Ericka tailors her approach to meet the varying needs of her group of girls. “Many of the Spanish-speaking girls are recent arrivals, dealing with so many issues: culture shock, the language barrier, and economic obstacles.” Ericka shares that many of these girls feel the pressure to bring in money for their families, now. She shares with her girls that while making as much money as possible now seems like a good idea, their academic achievements will build on each other and always have greater value long-term.
“No one can take your education away from you,” Ericka tells the girls, “Take advantage of this time, these opportunities. Don’t skip class. Pay attention. Take notes.” Ericka emphasizes the importance of English as a valuable skill, telling the girls to engage in all of their classes. “I tell them to keep coming to class. Keep learning. The grades will come.” She helps her girls see that a small accomplishment – like coming to class – is incredibly important for future academic achievements. If a girl comes to class, she takes notes. If she takes notes, she’ll be more engaged, perform well on tests, earn good grades, and might even win a scholarship for college.
Working in Washington, DC, Crittenton Program Facilitator Sharyn Dougherty encourages her middle school groups to stay focused on the importance of school, despite the tough transition from middle school to high school. When Sharyn discusses the girls in her groups, she often laughs appreciatively, admiring the spirit of her girls.
“Middle schoolers are very optimistic about their futures – I hear girls say all the time that they want to be doctors or lawyers. They are very specific. One even said that they wanted to be a mortician!” Sharyn recalls. But summers, especially the summer of transition between middle school and high school, is often transformative – and not always in a positive way.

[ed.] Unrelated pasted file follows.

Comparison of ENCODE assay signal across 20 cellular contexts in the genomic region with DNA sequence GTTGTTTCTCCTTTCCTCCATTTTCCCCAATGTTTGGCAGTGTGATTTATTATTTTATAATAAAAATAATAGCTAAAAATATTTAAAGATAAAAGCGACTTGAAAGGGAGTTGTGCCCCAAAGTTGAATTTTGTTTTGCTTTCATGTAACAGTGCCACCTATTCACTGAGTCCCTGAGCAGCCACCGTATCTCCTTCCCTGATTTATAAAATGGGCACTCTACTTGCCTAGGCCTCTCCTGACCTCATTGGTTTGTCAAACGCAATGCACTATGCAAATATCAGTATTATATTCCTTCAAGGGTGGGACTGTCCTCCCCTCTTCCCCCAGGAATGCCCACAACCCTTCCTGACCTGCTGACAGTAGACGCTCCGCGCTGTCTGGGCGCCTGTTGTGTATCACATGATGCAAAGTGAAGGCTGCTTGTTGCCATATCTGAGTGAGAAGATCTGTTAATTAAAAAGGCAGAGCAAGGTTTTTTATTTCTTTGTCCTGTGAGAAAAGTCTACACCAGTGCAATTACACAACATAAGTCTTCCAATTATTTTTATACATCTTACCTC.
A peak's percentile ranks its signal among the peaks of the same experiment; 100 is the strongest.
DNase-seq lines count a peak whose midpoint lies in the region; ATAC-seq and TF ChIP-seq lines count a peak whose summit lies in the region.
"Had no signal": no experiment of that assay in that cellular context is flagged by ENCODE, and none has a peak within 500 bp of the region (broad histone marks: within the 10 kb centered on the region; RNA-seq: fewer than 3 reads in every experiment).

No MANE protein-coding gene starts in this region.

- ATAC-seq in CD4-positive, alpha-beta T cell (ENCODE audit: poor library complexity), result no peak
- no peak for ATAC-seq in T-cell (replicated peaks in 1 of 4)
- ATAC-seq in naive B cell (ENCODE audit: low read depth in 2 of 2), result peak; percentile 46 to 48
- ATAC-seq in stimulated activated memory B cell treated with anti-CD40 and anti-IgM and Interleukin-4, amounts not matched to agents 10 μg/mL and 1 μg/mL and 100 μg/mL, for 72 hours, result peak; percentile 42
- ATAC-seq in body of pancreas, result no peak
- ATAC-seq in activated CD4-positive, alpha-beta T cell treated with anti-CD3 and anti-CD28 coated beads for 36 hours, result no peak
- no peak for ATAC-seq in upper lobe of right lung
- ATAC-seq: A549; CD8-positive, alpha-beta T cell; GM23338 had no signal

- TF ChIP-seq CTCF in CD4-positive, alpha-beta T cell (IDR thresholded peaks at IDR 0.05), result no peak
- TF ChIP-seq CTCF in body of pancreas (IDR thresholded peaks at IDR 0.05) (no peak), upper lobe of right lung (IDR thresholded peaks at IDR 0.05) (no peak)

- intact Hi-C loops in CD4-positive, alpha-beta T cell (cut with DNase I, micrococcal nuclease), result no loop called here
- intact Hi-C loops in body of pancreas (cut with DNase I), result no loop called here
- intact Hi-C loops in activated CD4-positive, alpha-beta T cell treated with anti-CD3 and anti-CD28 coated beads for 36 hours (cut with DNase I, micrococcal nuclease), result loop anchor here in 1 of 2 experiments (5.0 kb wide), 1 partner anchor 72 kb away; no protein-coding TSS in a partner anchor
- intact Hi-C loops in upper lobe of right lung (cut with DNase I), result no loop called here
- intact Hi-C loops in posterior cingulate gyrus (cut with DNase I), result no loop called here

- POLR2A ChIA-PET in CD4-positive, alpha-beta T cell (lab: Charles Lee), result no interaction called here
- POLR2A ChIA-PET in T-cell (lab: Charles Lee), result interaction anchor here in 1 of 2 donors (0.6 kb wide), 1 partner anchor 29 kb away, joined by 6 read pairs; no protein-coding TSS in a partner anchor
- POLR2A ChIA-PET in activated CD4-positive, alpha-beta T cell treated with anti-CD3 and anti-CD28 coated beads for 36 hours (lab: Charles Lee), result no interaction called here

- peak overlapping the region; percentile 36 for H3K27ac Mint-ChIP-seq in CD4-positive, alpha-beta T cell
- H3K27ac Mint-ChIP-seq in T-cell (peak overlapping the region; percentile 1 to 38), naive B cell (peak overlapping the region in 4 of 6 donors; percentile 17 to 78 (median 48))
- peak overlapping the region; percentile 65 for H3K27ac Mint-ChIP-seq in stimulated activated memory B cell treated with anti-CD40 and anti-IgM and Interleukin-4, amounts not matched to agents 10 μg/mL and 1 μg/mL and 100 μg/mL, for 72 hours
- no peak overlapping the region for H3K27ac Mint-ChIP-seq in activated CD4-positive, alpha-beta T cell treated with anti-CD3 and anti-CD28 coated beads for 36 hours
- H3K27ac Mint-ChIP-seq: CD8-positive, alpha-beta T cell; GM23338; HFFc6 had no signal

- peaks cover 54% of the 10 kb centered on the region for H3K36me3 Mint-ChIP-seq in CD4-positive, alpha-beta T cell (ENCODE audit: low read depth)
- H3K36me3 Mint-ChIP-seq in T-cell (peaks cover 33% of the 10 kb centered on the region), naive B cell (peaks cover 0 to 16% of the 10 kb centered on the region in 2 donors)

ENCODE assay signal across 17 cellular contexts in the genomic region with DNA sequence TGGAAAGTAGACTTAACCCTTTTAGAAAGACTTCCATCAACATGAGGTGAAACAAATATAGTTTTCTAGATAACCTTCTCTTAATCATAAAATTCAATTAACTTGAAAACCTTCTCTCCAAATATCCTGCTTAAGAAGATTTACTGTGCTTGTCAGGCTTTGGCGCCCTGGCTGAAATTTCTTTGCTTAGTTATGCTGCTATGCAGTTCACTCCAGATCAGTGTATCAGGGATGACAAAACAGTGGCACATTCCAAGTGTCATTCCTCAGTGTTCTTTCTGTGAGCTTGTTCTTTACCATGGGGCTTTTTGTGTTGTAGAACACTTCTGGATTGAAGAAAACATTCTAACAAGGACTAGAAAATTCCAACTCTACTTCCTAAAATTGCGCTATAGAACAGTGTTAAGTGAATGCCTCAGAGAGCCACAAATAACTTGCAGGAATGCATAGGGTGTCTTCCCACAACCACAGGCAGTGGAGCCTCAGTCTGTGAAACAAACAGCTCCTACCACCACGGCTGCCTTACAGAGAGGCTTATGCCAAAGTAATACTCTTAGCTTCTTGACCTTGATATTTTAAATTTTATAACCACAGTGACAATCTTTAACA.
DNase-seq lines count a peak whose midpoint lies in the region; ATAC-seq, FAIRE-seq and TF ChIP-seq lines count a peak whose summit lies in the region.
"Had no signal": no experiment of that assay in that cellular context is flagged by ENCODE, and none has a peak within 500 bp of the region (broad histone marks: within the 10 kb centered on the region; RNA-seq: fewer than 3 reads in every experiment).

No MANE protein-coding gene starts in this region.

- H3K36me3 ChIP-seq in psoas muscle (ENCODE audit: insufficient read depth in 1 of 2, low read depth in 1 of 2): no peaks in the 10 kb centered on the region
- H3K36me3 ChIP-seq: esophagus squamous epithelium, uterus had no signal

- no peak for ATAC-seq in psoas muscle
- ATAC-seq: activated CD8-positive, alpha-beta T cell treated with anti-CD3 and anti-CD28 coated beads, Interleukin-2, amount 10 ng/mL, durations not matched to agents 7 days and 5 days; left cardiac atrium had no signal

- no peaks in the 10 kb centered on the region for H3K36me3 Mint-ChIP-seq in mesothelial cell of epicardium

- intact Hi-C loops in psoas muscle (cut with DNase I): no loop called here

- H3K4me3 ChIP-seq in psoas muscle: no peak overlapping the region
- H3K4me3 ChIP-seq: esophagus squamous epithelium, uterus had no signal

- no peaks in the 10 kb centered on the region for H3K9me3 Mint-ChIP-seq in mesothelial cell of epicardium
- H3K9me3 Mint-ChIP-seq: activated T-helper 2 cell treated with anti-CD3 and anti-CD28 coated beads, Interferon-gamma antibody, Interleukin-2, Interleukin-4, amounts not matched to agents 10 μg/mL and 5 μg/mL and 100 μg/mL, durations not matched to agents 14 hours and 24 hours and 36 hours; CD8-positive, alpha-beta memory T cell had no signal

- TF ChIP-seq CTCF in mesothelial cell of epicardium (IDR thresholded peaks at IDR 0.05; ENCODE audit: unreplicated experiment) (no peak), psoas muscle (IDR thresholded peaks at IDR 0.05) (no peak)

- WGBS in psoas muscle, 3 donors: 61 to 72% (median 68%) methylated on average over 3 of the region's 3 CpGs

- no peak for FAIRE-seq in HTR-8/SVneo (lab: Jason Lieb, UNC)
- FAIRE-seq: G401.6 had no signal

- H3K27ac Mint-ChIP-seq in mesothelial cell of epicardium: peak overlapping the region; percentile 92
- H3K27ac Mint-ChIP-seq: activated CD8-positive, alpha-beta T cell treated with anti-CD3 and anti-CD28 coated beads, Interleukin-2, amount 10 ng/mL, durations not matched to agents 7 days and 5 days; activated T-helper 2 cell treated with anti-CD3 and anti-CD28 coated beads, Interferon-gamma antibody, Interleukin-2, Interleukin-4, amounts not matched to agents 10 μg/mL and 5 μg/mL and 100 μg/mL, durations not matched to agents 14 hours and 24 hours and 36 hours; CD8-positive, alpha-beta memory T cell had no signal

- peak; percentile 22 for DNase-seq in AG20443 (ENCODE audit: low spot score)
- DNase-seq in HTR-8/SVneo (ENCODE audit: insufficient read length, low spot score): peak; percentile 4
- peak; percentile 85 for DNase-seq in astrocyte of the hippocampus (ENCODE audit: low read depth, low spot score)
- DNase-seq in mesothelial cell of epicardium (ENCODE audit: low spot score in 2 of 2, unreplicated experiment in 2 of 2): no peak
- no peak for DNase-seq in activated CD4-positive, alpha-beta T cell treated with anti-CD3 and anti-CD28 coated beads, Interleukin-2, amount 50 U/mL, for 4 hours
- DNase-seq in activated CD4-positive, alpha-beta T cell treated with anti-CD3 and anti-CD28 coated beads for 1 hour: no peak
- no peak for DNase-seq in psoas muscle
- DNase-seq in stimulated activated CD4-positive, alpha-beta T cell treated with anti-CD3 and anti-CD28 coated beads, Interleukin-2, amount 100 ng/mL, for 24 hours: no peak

Crittenton’s 8th grade SNEAKERS groups help bridge the emotional and academic gap between middle school and high school in a variety of ways. Many of the girls who did well in middle school, simply by going to class, struggle with more rigorous high school courses. While the girls have all of the intelligence needed to excel, they must be encouraged to apply themselves, and to dedicate more time to academics. “Girls don’t always have the study skills to excel in high school,” says Sharyn. “But I tell them that they should always prioritize their academics. If they need to get extra help with schoolwork or to prepare for a test, I encourage them to work with a tutor during lunch, even if it means missing SNEAKERS.” Like Ericka, Sharyn breaks down her girls’ larger, loftier career and college goals into actionable steps that they can accomplish throughout the school year. She does an academic check-in each quarter, but also tries to expose the girls to opportunities and events, such as events at the White House or Crittenton’s Leadership Academy, to promote their personal growth. “You learn from seeing and doing,” Sharyn says. “I can sit and talk to them about anything, but experiencing things for themselves makes a huge difference.”
Crittenton program facilitators like Sharyn and Ericka help their girls with both short and long-term academic goals by helping them build confidence in themselves, stay on track in school, and see how each step forward matters. With a 100% graduation rate each year, their steadfast support for our teens is producing powerful results.